Author: Michelle Schroeder-Gardner

Hey! I’m Michelle Schroeder-Gardner and I am the founder of Making Sense of Cents. I’m passionate about all things personal finance, side hustles, making extra money, and online businesses. I have been featured in major publications such as Forbes, CNBC, Time, and Business Insider. Learn more here.

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  1. In my personal opinion, I think it’s real love when a person knows that their future spouse has tons of debt, but marries them anyway. Most people who discover their potential spouse has tons of debt tend to quit on them and walk away. It’s a good thing to know real love still exists today, though it’s scarce in today’s world of relationship and employment uncertainty. I’m glad to hear you paid off a huge financial debt and have a peace of mind in the process today and sharing your amazing success story with us how you overcame it.

    One of the things I admire about you is that you stop thinking about what you wanted to purchase in the moment. I have to say that I’m guilty of that and I slightly when into debt because of it. I learned from it and strove to correct my mistake of thinking that way. Today, I put a lot of things off because as I’m right around the corner to achieving the near future status of “side hustle millionaire,” I’ve learned to do without a lot of things and value the importance of paying my credit card balances in full, and use the money more wisely to invest in paying my hosting fees/PPC paid advertising costs. I wish I had this mindset of paying off personal debt and having zero dollars in my younger years. But as the saying goes, you live and you learn.

    Thank you for thought provoking blog. 🙂

    1. Thank you! Congrats on your success too.

      1. Thanks Heather. 🙂

  2. #Goals

    This is amazing and very inspiring, Heather. My husband and I are in a similar position, although all of our debt left (around $100,000) is only student loans. We have paid off and cancelled 1 credit card, paid a car loan (bank) and another car loan (in-laws, so no interest, but we were even more determined to pay it off quickly, because we are so grateful for their help).

    I’m looking forward to the day I can say we are debt free, even though it’s still a long way to go 🙂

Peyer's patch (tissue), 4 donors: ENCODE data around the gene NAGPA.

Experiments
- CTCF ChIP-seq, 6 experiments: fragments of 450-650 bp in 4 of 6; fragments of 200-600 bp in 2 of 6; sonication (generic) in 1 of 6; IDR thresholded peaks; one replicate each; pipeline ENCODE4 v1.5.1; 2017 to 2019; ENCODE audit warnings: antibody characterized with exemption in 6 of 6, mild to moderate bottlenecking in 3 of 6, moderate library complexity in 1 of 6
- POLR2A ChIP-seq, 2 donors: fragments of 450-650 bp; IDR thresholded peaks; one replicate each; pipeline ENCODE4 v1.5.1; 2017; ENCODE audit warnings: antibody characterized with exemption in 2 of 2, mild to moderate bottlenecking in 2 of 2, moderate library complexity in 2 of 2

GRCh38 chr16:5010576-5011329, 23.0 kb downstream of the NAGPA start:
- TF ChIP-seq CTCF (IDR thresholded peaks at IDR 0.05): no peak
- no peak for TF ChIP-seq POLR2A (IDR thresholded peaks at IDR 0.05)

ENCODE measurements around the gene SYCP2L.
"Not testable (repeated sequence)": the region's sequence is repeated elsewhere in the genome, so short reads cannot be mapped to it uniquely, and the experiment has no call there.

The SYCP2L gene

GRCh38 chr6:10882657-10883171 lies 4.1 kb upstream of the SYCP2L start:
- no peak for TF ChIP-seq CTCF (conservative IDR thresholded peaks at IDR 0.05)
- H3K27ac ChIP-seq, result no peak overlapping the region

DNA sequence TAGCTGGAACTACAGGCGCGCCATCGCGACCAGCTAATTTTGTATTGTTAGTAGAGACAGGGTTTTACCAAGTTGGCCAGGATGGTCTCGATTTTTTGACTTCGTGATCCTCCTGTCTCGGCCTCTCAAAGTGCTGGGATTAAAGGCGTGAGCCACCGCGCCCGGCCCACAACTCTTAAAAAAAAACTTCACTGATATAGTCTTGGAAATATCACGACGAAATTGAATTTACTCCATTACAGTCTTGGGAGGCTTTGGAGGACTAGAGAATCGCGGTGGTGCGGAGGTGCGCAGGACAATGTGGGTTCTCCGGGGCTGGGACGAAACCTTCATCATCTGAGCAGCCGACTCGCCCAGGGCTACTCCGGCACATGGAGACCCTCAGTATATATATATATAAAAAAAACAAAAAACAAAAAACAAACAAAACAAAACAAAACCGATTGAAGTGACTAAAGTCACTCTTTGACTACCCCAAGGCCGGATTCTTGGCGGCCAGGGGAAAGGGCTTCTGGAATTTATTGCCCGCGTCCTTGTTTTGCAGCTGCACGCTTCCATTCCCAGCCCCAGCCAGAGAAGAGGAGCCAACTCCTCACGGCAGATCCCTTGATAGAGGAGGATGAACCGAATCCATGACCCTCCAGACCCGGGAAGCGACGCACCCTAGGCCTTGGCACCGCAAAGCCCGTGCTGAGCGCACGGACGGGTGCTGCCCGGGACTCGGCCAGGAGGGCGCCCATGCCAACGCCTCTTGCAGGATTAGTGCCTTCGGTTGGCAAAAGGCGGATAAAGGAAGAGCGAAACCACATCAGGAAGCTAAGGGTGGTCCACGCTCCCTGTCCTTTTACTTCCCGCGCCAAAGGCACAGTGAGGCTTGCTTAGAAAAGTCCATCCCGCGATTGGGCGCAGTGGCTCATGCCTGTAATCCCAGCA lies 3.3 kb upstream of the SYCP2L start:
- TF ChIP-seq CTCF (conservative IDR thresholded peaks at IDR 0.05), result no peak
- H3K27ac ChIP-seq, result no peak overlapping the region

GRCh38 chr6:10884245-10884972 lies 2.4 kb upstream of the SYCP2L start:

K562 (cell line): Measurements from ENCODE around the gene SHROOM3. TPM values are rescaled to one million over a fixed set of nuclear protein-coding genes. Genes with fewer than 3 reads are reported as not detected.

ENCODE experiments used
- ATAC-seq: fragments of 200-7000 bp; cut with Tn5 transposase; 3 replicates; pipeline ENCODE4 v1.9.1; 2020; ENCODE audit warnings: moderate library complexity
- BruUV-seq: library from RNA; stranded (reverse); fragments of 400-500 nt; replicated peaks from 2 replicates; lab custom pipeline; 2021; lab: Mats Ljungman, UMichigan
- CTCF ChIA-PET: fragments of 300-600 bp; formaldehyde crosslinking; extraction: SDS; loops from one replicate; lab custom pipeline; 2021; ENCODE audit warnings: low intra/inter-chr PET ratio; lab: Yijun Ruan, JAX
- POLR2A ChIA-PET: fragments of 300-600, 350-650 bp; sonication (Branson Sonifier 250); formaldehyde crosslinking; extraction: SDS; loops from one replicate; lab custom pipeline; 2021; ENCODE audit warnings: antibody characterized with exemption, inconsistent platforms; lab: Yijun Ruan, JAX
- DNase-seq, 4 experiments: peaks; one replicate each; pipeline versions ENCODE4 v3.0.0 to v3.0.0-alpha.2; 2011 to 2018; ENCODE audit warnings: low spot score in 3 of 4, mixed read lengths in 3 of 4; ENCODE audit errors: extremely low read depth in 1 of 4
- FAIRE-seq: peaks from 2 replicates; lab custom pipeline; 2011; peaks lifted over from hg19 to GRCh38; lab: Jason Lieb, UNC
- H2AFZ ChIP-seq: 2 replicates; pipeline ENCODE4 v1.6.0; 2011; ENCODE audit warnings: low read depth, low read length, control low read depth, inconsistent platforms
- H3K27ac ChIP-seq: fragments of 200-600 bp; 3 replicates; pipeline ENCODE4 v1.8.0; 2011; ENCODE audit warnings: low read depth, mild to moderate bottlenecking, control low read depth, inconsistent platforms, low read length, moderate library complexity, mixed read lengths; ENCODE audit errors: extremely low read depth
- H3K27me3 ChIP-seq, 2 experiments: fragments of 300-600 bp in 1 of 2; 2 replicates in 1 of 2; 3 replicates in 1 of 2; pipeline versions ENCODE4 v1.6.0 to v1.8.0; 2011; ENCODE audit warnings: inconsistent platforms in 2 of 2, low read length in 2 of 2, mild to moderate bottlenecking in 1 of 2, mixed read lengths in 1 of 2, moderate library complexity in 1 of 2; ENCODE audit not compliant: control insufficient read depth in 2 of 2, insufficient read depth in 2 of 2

1. Sounds like you’re making great progress, Jess!

      1. Thank you Heather! It’s been slow going, but we’re not giving up!

    2. If there’s anything I learned about credit cards and credit scores-FICO is that your credit score will drop of viewpoints if you cancel one or some credit cards. I learned that the hard way when I canceled a credit card in the last three months. My credit score dropped a few points. But as I paid off the balance on two of the credit cards, my score shot right back up. If you decide to not use a credit card, instead of canceling it, pay off the full balance and let it sit dormant. If you feel confident about destroying it and care less about losing a few points off of your credit score for a little while until it goes back up, go for the gusto by using your scissors and cutting your credit card in half. 🙂

  3. This is such an inspiring story… that makes me feeling that I am on the right way… it shows that saving money isn’t that boring and bourgeois everybody thinks… thank you for sharing your experiences…Kati

    1. Thank you! You can do it, Kati!

  4. Danielle

    This’ really happened to me when I was trapped with a bank loan. I decide to stop the debt by releasing the home back to the developer. Life without debt is much greater now

    1. Glad you are out of debt, Danielle!

    2. You can definitrely say that again, Danielle. Being free of personal debt is mentally liberating! 🙂

  5. Karina

    Insightful post!! Thank you for sharing your story, Heather! It was clear and simple to understand. After reading this post, I checked out unburyus and it was a great tool to envision how extra payments will impact the overall payoff. I am currently paying down my student loans and am always looking for inspiration and tips. Congrats on your success!! I’ll be heading over to your blog now 🙂